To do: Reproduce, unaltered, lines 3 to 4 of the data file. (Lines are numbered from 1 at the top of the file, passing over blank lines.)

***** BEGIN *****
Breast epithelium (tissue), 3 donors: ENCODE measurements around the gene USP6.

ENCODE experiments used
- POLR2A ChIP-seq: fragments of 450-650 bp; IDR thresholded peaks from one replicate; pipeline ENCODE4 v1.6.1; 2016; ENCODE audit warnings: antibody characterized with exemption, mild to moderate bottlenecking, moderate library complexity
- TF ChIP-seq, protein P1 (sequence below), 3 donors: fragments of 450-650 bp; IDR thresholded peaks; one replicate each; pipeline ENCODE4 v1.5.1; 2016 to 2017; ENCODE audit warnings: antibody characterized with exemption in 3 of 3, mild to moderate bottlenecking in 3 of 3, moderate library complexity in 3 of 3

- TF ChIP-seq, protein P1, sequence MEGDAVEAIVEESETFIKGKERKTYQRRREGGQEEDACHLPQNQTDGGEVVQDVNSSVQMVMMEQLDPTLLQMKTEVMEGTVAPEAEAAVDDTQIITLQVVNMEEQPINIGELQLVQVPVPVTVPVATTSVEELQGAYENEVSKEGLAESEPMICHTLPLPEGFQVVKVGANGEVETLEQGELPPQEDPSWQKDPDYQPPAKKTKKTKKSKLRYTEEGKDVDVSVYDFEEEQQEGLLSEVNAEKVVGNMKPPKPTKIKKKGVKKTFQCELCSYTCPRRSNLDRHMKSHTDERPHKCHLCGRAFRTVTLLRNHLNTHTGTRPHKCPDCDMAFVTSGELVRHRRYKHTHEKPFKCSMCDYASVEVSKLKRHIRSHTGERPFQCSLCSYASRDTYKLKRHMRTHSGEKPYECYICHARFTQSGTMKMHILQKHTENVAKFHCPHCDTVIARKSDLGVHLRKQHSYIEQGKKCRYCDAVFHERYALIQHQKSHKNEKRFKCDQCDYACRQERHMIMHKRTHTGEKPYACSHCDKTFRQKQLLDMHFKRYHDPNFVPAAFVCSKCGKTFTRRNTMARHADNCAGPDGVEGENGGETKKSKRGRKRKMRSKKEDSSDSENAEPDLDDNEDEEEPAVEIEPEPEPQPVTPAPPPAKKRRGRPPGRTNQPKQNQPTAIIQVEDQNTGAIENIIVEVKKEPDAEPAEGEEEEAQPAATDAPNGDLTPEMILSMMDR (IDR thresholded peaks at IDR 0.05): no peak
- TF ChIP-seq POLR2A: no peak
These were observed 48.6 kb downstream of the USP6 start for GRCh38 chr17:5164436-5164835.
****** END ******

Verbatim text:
- POLR2A ChIP-seq: fragments of 450-650 bp; IDR thresholded peaks from one replicate; pipeline ENCODE4 v1.6.1; 2016; ENCODE audit warnings: antibody characterized with exemption, mild to moderate bottlenecking, moderate library complexity
- TF ChIP-seq, protein P1 (sequence below), 3 donors: fragments of 450-650 bp; IDR thresholded peaks; one replicate each; pipeline ENCODE4 v1.5.1; 2016 to 2017; ENCODE audit warnings: antibody characterized with exemption in 3 of 3, mild to moderate bottlenecking in 3 of 3, moderate library complexity in 3 of 3